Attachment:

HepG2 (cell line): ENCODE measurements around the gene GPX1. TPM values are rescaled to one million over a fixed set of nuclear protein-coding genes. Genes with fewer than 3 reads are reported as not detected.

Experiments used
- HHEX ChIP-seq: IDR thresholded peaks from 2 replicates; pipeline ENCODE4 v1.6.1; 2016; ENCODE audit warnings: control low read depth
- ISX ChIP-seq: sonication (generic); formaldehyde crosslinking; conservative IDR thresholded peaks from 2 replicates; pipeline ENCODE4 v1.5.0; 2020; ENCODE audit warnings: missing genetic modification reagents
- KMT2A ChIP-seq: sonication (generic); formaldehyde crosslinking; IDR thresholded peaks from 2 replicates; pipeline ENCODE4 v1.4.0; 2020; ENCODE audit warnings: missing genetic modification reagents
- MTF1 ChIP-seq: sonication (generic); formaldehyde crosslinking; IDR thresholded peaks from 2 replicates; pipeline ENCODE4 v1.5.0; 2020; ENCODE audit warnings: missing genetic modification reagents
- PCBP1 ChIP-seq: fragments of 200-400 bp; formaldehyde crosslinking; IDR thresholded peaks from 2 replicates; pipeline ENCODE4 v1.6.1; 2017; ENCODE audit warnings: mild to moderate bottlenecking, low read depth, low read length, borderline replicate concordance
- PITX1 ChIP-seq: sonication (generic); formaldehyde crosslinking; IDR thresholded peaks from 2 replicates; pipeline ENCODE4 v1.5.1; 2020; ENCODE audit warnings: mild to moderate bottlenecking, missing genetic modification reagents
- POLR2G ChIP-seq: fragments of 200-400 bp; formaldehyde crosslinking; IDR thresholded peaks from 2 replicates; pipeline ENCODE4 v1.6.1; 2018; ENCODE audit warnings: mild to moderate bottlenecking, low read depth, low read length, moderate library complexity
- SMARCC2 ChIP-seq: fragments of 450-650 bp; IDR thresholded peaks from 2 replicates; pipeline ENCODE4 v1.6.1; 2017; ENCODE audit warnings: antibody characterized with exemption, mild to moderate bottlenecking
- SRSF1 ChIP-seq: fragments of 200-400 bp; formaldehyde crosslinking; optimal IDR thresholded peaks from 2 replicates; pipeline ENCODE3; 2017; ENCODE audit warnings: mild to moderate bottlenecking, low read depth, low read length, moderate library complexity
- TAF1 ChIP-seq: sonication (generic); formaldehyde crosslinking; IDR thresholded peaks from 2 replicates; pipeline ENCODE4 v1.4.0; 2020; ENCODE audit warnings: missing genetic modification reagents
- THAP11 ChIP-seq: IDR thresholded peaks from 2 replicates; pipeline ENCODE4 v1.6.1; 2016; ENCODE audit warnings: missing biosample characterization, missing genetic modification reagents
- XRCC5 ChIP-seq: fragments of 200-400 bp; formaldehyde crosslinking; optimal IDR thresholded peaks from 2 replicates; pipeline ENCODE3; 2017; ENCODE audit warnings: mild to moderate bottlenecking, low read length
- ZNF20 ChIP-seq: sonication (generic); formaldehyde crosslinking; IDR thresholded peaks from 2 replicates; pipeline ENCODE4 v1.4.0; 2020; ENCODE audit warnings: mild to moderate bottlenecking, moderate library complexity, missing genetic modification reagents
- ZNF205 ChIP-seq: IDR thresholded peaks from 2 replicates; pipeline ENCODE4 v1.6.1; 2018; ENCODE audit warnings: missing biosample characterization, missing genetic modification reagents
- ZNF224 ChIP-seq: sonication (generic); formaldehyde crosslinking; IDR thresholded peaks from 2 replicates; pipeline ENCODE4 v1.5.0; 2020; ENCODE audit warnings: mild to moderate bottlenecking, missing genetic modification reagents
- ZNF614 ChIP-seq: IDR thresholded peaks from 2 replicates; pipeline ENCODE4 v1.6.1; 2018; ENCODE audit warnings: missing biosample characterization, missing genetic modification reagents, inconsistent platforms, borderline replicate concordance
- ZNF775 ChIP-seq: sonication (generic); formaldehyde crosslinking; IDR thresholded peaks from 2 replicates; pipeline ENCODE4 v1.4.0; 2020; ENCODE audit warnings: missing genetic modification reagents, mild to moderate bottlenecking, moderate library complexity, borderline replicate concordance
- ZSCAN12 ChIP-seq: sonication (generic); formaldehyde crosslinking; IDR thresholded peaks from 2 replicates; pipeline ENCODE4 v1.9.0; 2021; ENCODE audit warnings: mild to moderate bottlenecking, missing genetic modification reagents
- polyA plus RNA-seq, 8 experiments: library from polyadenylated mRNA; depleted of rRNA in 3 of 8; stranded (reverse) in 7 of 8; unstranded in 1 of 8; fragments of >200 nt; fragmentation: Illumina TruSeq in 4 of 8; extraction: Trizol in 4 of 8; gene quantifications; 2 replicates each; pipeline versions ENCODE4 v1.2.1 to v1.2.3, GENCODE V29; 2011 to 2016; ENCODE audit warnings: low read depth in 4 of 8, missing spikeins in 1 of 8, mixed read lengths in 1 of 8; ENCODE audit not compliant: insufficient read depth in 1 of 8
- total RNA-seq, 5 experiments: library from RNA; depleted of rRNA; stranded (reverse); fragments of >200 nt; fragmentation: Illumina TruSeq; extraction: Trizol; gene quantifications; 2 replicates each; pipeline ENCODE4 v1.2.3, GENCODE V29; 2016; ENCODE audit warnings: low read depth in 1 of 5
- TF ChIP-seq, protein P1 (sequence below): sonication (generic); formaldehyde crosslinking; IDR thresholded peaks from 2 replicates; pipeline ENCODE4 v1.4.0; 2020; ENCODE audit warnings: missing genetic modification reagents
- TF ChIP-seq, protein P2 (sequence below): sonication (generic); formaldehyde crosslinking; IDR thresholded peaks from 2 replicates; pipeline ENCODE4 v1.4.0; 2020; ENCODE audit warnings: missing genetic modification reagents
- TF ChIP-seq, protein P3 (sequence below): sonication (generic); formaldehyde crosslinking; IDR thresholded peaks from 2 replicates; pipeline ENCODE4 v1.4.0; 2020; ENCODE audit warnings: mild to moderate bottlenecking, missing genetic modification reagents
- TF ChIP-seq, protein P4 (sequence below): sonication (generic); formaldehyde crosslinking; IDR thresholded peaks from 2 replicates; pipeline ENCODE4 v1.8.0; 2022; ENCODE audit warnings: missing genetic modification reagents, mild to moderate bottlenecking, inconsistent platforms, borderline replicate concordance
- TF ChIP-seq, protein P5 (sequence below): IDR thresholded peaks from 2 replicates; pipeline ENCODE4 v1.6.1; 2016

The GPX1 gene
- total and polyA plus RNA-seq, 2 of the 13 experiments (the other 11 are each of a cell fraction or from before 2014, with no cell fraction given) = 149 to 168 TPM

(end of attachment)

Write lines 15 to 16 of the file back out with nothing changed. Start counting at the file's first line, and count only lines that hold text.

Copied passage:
- ZNF20 ChIP-seq: sonication (generic); formaldehyde crosslinking; IDR thresholded peaks from 2 replicates; pipeline ENCODE4 v1.4.0; 2020; ENCODE audit warnings: mild to moderate bottlenecking, moderate library complexity, missing genetic modification reagents
- ZNF205 ChIP-seq: IDR thresholded peaks from 2 replicates; pipeline ENCODE4 v1.6.1; 2018; ENCODE audit warnings: missing biosample characterization, missing genetic modification reagents